Patch v.1

(This patch relies on some updates to earlier patches in the dependencies, which I'll update soon)
Comment 15 Justin Dolske [:Dolske] 2010-10-12 19:52:12 PDT
Created attachment 482760 [details]
Screenshot of patch v.1

Should probably lighten the background color over the overlay, it's rather dark. Probably made worse as a result of the SVG filter desaturating the page.
Comment 16 Alex Faaborg [:faaborg] (Firefox UX) 2010-10-13 18:37:32 PDT
I think we should lighten instead of darken.  We use a dark page for malware and phishing protection, so even though the user will very rarely see that page, I would like us to use a consistent visual language that a dark content area might be dangerous.  Also lightening the page just seems happier :)
Comment 17 Paul [pwd] 2010-10-14 09:32:22 PDT
Any chance we can wrap some glass around them on Windows 7 as per the doorhangers?
Comment 18 Josh Tumath 2010-10-14 09:35:12 PDT
(In reply to comment #17)
> Any chance we can wrap some glass around them on Windows 7 as per the
> doorhangers?

If we do, it might be better to sort that out in a follow-up bug.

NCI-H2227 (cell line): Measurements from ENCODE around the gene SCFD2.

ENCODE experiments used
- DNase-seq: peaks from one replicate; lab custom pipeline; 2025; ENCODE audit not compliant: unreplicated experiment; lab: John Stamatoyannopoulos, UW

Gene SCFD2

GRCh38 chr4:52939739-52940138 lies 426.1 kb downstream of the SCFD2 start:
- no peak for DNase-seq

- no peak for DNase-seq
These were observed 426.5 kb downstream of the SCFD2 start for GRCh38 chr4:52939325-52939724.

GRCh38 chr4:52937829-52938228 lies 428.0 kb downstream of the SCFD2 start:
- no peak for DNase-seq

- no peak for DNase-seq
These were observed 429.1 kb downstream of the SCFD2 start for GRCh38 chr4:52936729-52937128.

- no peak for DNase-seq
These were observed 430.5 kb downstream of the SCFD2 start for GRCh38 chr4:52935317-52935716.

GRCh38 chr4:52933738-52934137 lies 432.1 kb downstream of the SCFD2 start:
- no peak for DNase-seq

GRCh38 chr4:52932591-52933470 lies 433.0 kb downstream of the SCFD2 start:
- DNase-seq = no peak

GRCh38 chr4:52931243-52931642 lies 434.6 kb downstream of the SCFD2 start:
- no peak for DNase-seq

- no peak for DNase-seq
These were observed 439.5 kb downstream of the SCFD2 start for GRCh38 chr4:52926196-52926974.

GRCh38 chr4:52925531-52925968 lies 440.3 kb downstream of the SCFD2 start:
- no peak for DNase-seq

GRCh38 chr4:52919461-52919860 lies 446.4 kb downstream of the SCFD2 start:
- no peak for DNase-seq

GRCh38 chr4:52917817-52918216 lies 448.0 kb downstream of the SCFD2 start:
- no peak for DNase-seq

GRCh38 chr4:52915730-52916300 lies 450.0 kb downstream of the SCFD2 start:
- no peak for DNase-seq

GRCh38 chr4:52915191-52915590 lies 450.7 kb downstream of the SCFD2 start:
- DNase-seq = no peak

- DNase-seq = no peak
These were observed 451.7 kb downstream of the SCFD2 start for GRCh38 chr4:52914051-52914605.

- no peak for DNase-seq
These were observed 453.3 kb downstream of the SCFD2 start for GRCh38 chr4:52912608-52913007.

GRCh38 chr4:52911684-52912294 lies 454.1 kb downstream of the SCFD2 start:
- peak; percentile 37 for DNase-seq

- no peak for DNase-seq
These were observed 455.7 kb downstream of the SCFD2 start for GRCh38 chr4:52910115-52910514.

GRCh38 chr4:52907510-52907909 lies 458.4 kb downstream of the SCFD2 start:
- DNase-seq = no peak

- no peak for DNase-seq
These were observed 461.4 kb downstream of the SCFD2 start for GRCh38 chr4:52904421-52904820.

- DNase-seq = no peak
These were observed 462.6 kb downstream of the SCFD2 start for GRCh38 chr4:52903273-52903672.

Comment 19 Jonathan Haas 2010-10-14 10:57:43 PDT
(In reply to comment #17)
> Any chance we can wrap some glass around them on Windows 7 as per the
> doorhangers?

Why? This will make them even more native/systemish looking, apart from the obvious sillyness of using it just to be cool. On the other hand, we probably shouldn't use this mac-like design on Windows.

Btw. I miss the text "The pageat www.example.com says:" from the last screenshot. Is this because it's been caused by the urlbar? Else this would be probably a security issue.
Comment 20 Paul [pwd] 2010-10-14 11:16:57 PDT
(In reply to comment #19)
> Why? This will make them even more native/systemish looking, apart from the
> obvious sillyness of using it just to be cool. On the other hand, we probably
> shouldn't use this mac-like design on Windows.

For those very reasons. I think it's important that we keep this inline with the current theme of both the operating system and that of Firefox 4. The doorhangers have more of less laid the groundwork for that. And the current look just doesn't appear to fit the Windows 7 theme.
Comment 21 Justin Dolske [:Dolske] 2010-10-14 12:37:34 PDT
(In reply to comment #19)

> Btw. I miss the text "The pageat www.example.com says:" from the last
> screenshot. Is this because it's been caused by the urlbar? Else this would be
> probably a security issue.

The prompts are essentially part of the page now, so the "The page at..." text is redundant. There's no spoofing concern, because the prompt UI could just as well be implemented by the page itself.

(In reply to comment #20)

> The
> doorhangers have more of less laid the groundwork for that. And the current
> look just doesn't appear to fit the Windows 7 theme.

As noted in comment 0, we deliberately do not want these to look like native prompts. Doorhangers serve a different purpose, and can look different.